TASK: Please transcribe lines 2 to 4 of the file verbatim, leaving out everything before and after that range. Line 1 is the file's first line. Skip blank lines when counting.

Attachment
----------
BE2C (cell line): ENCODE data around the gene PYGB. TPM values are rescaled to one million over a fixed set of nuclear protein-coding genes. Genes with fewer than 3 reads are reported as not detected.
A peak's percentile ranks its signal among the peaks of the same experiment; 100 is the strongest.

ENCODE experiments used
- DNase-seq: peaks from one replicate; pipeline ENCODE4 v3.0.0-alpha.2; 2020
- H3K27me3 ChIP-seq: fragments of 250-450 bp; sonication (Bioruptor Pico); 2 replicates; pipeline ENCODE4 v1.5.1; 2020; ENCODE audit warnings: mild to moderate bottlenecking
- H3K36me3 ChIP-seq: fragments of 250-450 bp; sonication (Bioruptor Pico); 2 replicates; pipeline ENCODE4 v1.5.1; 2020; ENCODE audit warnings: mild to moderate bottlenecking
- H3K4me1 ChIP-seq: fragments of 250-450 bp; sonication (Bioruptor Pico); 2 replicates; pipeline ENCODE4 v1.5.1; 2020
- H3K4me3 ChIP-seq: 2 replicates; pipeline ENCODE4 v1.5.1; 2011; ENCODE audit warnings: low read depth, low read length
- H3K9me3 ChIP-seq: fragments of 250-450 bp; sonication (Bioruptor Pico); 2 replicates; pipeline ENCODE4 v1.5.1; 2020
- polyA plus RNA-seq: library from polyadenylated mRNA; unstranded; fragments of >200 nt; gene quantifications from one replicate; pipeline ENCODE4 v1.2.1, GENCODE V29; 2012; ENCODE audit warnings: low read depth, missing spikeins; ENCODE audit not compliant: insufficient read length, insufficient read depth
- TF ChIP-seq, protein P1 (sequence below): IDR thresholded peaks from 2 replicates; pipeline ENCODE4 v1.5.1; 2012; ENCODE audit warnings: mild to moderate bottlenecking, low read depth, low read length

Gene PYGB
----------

A peak's percentile ranks its signal among the peaks of the same experiment; 100 is the strongest.

ENCODE experiments used
- DNase-seq: peaks from one replicate; pipeline ENCODE4 v3.0.0-alpha.2; 2020